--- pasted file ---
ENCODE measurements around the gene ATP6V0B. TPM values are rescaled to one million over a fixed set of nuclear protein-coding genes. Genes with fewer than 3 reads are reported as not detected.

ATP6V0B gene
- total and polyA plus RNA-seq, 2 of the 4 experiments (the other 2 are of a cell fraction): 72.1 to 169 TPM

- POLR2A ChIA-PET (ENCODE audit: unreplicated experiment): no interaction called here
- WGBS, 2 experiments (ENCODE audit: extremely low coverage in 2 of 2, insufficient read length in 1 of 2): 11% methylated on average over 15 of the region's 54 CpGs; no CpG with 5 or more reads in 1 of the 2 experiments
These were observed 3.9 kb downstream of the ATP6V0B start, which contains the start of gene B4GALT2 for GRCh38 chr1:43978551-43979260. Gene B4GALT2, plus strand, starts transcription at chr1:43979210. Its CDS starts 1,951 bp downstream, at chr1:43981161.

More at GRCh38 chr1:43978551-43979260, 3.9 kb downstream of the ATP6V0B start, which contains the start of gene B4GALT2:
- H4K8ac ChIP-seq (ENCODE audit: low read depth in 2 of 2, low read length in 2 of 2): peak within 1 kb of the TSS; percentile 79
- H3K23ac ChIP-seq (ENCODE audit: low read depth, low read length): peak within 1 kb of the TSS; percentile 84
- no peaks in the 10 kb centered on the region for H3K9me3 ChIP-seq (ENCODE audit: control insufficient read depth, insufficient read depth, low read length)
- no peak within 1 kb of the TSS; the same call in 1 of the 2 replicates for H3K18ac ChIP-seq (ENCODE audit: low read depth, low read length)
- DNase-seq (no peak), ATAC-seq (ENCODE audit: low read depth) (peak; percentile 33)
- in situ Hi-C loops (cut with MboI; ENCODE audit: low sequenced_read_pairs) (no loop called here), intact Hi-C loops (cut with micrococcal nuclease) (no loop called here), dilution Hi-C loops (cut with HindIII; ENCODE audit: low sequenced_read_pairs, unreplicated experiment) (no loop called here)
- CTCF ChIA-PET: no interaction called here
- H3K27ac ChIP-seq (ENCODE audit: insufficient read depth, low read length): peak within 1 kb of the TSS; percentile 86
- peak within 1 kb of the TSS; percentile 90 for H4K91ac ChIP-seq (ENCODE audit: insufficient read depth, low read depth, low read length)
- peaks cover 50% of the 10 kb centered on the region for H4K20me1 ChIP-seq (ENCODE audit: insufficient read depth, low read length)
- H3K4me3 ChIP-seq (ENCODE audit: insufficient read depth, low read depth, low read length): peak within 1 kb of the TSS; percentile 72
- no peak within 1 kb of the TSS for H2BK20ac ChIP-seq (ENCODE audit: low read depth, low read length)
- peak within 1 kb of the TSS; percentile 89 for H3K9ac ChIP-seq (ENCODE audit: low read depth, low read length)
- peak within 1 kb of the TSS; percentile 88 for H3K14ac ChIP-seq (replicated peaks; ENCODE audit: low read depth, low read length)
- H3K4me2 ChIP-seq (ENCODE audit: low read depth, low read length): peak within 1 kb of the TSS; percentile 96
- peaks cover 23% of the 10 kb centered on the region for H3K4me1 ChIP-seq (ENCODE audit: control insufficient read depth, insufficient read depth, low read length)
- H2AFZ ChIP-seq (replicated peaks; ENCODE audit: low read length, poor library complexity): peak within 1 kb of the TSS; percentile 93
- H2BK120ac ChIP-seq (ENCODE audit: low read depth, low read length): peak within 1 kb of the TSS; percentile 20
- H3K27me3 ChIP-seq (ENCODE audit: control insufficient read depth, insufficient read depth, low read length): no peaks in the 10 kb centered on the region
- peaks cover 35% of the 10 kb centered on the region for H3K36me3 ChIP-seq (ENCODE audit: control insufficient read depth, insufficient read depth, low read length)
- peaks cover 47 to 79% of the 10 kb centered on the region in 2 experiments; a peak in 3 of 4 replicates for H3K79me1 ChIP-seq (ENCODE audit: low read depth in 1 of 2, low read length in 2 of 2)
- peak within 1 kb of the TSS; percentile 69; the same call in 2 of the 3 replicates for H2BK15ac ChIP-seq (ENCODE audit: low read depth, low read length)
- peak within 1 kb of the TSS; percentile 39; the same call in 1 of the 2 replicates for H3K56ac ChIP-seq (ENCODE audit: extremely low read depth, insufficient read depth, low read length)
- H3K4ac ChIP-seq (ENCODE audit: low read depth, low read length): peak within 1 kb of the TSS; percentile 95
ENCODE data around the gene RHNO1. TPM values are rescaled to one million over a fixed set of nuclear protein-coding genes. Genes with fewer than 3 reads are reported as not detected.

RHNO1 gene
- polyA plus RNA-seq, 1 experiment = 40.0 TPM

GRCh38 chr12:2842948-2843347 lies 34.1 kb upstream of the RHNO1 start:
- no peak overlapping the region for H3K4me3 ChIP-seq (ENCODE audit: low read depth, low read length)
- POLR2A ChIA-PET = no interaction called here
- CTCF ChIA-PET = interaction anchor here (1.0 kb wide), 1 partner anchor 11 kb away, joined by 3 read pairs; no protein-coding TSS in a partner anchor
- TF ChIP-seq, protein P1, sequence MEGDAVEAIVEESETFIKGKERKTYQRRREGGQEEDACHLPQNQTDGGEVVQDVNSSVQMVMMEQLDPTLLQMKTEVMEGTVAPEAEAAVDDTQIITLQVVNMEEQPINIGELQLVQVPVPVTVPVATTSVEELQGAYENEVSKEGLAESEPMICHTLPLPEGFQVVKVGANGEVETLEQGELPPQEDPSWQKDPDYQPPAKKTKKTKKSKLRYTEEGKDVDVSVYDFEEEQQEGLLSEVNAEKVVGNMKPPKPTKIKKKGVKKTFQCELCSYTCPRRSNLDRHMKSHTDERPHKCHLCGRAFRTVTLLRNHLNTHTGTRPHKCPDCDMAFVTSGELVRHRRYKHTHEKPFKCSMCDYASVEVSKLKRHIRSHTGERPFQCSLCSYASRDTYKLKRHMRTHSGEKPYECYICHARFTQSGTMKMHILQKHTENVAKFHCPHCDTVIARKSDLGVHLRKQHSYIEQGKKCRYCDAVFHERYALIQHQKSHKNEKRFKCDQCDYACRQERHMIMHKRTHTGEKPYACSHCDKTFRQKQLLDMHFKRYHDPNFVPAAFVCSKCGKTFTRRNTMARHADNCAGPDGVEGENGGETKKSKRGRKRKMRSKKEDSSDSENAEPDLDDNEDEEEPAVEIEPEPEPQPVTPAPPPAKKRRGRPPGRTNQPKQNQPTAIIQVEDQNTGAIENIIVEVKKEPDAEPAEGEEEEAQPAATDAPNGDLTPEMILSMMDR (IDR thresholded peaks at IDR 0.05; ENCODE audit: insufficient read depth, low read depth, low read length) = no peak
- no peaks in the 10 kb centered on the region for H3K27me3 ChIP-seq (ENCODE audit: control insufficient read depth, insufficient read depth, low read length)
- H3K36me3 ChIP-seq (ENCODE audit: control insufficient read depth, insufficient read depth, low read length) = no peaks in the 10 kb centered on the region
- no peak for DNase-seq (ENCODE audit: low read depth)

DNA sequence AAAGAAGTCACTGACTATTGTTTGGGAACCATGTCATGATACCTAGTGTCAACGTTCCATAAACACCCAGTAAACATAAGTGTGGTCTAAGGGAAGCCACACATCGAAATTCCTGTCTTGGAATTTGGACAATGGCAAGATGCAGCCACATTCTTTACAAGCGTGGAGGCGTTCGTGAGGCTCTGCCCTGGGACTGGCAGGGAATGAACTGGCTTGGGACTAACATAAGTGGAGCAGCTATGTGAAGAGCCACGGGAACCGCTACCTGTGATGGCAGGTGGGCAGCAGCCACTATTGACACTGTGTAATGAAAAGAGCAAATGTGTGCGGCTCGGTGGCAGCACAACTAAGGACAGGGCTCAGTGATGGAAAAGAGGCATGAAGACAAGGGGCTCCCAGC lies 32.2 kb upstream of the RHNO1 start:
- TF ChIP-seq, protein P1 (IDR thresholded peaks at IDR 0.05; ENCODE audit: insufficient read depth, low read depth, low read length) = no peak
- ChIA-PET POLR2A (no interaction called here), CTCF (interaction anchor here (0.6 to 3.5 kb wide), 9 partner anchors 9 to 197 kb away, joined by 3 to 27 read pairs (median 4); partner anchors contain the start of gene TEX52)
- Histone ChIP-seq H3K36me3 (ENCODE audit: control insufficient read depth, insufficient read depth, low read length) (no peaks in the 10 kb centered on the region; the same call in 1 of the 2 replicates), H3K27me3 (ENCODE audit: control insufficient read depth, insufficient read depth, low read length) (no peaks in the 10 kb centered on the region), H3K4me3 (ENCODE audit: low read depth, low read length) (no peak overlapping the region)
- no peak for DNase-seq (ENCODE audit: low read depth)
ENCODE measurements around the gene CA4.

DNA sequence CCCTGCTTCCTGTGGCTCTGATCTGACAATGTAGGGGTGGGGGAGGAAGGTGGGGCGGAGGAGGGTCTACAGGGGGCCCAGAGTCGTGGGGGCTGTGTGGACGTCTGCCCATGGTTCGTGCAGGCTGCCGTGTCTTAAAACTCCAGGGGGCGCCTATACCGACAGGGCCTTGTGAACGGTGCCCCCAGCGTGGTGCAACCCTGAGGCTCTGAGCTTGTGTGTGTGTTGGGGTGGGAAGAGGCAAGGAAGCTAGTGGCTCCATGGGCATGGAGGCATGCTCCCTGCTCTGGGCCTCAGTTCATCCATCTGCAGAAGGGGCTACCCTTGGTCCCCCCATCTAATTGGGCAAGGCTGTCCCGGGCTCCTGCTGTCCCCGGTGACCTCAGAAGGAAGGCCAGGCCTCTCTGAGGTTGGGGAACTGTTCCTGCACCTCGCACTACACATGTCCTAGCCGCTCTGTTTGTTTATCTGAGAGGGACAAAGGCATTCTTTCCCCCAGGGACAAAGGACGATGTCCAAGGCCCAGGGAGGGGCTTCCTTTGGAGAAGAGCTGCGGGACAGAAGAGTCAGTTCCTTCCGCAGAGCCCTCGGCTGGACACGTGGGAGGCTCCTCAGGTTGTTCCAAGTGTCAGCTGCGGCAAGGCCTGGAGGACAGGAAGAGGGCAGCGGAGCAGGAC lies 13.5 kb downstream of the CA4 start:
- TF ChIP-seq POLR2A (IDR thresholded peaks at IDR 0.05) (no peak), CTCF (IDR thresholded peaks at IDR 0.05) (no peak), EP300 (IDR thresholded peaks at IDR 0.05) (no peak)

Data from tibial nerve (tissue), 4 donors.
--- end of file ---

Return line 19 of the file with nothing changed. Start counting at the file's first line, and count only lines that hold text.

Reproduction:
- no peak within 1 kb of the TSS for H2BK20ac ChIP-seq (ENCODE audit: low read depth, low read length)